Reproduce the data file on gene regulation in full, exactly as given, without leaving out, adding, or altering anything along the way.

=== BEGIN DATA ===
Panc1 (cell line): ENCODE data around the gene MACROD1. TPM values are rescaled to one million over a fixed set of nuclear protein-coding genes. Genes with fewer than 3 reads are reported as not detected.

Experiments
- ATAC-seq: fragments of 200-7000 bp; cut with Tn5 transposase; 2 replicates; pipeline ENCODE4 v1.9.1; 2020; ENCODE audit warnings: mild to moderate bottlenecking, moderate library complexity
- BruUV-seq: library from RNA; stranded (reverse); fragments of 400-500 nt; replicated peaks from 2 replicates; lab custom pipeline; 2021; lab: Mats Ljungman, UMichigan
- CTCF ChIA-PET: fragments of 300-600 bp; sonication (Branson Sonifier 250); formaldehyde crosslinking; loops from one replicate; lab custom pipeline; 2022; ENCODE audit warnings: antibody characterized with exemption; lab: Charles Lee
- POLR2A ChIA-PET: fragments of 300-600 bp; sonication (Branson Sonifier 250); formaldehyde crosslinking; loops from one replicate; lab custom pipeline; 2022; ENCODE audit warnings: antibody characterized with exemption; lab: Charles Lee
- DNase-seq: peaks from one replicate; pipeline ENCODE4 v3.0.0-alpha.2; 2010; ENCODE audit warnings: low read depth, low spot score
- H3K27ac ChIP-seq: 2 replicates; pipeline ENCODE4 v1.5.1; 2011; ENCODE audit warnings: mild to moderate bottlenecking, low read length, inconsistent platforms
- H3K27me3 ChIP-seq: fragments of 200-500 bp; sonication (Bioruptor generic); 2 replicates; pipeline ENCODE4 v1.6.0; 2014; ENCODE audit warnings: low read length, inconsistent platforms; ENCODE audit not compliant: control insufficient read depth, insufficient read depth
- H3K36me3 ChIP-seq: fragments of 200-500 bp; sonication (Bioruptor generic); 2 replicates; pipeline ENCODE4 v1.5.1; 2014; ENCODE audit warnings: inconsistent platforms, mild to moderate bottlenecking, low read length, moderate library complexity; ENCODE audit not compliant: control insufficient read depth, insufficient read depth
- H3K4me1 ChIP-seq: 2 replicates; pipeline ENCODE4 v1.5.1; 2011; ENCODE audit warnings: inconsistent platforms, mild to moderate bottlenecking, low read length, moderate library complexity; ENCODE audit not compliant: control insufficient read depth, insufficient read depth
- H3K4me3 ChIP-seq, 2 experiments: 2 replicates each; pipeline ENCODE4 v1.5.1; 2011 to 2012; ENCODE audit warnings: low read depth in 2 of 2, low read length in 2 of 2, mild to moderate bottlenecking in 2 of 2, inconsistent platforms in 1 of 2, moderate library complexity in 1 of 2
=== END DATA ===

Panc1 (cell line): ENCODE data around the gene MACROD1. TPM values are rescaled to one million over a fixed set of nuclear protein-coding genes. Genes with fewer than 3 reads are reported as not detected.

Experiments
- ATAC-seq: fragments of 200-7000 bp; cut with Tn5 transposase; 2 replicates; pipeline ENCODE4 v1.9.1; 2020; ENCODE audit warnings: mild to moderate bottlenecking, moderate library complexity
- BruUV-seq: library from RNA; stranded (reverse); fragments of 400-500 nt; replicated peaks from 2 replicates; lab custom pipeline; 2021; lab: Mats Ljungman, UMichigan
- CTCF ChIA-PET: fragments of 300-600 bp; sonication (Branson Sonifier 250); formaldehyde crosslinking; loops from one replicate; lab custom pipeline; 2022; ENCODE audit warnings: antibody characterized with exemption; lab: Charles Lee
- POLR2A ChIA-PET: fragments of 300-600 bp; sonication (Branson Sonifier 250); formaldehyde crosslinking; loops from one replicate; lab custom pipeline; 2022; ENCODE audit warnings: antibody characterized with exemption; lab: Charles Lee
- DNase-seq: peaks from one replicate; pipeline ENCODE4 v3.0.0-alpha.2; 2010; ENCODE audit warnings: low read depth, low spot score
- H3K27ac ChIP-seq: 2 replicates; pipeline ENCODE4 v1.5.1; 2011; ENCODE audit warnings: mild to moderate bottlenecking, low read length, inconsistent platforms
- H3K27me3 ChIP-seq: fragments of 200-500 bp; sonication (Bioruptor generic); 2 replicates; pipeline ENCODE4 v1.6.0; 2014; ENCODE audit warnings: low read length, inconsistent platforms; ENCODE audit not compliant: control insufficient read depth, insufficient read depth
- H3K36me3 ChIP-seq: fragments of 200-500 bp; sonication (Bioruptor generic); 2 replicates; pipeline ENCODE4 v1.5.1; 2014; ENCODE audit warnings: inconsistent platforms, mild to moderate bottlenecking, low read length, moderate library complexity; ENCODE audit not compliant: control insufficient read depth, insufficient read depth
- H3K4me1 ChIP-seq: 2 replicates; pipeline ENCODE4 v1.5.1; 2011; ENCODE audit warnings: inconsistent platforms, mild to moderate bottlenecking, low read length, moderate library complexity; ENCODE audit not compliant: control insufficient read depth, insufficient read depth
- H3K4me3 ChIP-seq, 2 experiments: 2 replicates each; pipeline ENCODE4 v1.5.1; 2011 to 2012; ENCODE audit warnings: low read depth in 2 of 2, low read length in 2 of 2, mild to moderate bottlenecking in 2 of 2, inconsistent platforms in 1 of 2, moderate library complexity in 1 of 2